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Kansas State University

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New team developed for quick, effective response to student crises


Ever since the shootings at Virginia Tech in 2007 and Northern Illinois University in 2008, officials at colleges across the nation have wondered "What would we do if that happened here?"

K-State officials have enacted a number of measures to address that very question.

The "Student of Concern" Web page may be found at:

The latest has been the creation of the Critical Incident Response Team, a group of campus officials who are called together when a significant campus situation involving students happens, or is brewing.

Also known as the CIRT, the group addresses incidents such as: student death or significant trauma; serious student situations involving medical or psychological issues; and campus threats or emergencies that can have a direct impact on student well being and the campus community.

"The CIRT is an organized way to respond to emergent student situations," said Heather Reed, director of K-State's office of student life. "It formalizes how we respond, how we gather information and what resources we utilize."

Reed chairs the team, which also includes representatives from dean's offices, campus police, counseling services and the office of general counsel. Representatives from other units are asked to serve when needed. This team approach was piloted successfully in the spring and was formally launched this fall.

Reed said that one of the challenges at K-State and on other college campuses has been gathering and sharing information in a timely fashion. For instance, one of the criticisms in the wake of the Virginia Tech shooting was that several different offices on campus had documented concerns about the shooter, but that information wasn't shared.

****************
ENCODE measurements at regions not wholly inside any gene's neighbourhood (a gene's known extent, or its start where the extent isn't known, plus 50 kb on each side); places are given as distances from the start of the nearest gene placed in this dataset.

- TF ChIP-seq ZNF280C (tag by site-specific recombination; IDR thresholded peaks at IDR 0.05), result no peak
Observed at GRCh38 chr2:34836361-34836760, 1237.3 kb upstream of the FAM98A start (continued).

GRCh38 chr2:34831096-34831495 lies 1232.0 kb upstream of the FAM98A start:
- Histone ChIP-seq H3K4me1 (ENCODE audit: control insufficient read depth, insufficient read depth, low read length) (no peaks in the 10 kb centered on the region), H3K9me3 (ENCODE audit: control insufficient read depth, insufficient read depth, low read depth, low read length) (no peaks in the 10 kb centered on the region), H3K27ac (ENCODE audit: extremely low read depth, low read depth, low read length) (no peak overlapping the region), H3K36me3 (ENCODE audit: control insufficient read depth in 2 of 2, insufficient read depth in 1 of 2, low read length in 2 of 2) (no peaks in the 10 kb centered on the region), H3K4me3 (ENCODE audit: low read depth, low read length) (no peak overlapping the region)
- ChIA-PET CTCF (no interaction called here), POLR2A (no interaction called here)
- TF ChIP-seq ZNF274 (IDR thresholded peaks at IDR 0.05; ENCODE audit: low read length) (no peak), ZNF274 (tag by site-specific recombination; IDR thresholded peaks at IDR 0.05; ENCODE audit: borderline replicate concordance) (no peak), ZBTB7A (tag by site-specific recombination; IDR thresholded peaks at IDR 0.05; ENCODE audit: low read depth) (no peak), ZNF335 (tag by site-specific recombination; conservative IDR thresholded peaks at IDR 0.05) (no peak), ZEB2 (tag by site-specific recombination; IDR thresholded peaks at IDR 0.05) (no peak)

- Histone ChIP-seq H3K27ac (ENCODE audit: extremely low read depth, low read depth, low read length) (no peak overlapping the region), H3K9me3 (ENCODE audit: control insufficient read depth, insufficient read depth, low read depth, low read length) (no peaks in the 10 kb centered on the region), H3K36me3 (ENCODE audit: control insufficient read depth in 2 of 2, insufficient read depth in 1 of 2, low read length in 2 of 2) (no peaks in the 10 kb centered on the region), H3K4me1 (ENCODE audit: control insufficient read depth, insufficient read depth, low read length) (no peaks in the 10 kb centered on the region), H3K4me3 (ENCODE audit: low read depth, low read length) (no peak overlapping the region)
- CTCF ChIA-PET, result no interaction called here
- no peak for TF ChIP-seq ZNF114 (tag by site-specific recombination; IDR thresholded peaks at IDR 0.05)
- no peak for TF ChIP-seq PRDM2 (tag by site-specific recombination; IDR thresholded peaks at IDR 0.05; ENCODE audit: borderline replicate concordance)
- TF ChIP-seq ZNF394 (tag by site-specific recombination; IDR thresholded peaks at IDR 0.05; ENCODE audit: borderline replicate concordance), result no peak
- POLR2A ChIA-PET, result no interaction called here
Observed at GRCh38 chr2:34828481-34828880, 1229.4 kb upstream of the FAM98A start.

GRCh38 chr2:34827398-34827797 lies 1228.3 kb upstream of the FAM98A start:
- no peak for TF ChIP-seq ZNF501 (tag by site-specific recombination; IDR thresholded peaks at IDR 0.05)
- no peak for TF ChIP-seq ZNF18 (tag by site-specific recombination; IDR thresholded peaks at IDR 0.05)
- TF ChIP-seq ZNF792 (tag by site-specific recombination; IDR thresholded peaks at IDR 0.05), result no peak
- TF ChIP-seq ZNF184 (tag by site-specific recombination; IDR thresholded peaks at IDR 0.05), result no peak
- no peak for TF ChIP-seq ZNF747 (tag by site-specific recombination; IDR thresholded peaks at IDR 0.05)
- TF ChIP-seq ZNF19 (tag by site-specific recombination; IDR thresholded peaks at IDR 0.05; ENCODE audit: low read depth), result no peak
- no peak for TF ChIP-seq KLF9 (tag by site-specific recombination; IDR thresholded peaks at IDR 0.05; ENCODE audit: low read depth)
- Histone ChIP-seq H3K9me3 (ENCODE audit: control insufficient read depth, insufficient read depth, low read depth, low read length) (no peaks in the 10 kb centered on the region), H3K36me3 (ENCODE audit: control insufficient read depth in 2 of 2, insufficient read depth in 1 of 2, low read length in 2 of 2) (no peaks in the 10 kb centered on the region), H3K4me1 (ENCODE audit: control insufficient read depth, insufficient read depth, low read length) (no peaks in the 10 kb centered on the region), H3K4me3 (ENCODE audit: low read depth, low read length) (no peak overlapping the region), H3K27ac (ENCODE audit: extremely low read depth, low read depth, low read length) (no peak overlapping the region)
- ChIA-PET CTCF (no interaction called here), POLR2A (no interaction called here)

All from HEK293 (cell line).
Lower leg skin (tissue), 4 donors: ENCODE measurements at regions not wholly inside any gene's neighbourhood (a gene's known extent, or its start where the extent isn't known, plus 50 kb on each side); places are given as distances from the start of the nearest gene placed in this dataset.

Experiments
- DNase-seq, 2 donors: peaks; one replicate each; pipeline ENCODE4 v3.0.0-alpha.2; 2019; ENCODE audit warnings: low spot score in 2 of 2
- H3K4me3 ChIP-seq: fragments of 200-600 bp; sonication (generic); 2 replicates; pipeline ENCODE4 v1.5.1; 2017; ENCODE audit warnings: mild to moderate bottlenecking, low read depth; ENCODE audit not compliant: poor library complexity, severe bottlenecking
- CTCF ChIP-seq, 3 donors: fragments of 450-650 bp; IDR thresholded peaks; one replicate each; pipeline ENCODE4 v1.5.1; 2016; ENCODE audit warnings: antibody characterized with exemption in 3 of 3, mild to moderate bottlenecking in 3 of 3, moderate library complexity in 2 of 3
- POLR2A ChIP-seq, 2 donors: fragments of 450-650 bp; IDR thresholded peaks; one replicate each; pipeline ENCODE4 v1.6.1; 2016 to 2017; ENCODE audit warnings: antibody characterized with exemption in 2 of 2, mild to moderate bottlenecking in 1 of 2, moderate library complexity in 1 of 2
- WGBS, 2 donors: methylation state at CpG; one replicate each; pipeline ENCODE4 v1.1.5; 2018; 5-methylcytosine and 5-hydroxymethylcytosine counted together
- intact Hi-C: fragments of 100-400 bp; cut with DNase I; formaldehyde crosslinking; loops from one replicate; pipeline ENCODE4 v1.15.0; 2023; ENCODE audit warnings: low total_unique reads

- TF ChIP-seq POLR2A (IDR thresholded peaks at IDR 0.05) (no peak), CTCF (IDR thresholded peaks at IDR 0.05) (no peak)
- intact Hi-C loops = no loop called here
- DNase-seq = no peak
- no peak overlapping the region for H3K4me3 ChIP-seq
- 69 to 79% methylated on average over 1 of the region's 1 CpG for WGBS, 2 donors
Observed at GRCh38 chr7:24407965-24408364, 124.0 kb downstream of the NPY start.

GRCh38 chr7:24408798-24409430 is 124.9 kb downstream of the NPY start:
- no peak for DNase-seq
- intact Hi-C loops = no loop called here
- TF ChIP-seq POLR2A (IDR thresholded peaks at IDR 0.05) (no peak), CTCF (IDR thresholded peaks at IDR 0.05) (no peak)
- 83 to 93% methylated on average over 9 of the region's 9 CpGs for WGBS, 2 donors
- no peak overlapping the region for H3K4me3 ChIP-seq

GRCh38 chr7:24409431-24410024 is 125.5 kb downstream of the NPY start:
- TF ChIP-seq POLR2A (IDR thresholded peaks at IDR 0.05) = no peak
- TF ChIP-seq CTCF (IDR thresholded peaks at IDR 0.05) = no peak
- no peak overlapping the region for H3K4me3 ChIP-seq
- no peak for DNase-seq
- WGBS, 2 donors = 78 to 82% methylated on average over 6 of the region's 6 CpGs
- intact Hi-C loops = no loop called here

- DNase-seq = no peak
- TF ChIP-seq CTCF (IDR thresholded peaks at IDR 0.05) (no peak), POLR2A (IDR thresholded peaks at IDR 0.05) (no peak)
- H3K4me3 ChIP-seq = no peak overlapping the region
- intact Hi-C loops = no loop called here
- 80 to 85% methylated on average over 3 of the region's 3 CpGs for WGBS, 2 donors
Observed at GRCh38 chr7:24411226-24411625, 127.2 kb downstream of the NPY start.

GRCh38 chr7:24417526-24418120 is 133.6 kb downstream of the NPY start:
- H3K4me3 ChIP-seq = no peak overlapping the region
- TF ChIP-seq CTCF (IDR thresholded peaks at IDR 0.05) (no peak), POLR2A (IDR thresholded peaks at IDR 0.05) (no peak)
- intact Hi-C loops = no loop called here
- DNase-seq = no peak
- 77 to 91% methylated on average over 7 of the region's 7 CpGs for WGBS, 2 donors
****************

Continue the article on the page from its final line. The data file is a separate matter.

The CIRT is designed to remedy that problem.

"When we have the ability to gather information from multiple sources across campus, we get a better picture of what is going on with that student," she said. "This will create a centralized way to gather information and to let people know that there may be some issues with this student."

The group has also launched the "Student of Concern" Web page where anyone on campus can electronically report that a particular student may be having problems. That page may be found at:

"We're working to develop a 'community of care' where when we have concerns about students, we're reporting and letting people know so they can be connected to resources," Reed said. "The earlier we can intervene the more likely we are going to be able to help get them back on track and be successful at K-State, which is our number one goal."

Reed said that though critical incidents are few and far between, they can affect the entire campus community. That's why having a proactive way to diffuse them is key to student success and keeping campus safe.

"These critical incidents can absolutely spiral out of control and impact the entire campus community if they aren't dealt with," she said. "We want to be able to intervene and get the student the help that they need and the earlier we know about a problem, the more we can do to ensure students become successful and remain at K-State."

Aside from convening when a potential crisis occurs, the CIRT also meets weekly to monitor potential issues and the campus climate.

For more information about the CIRT, go to: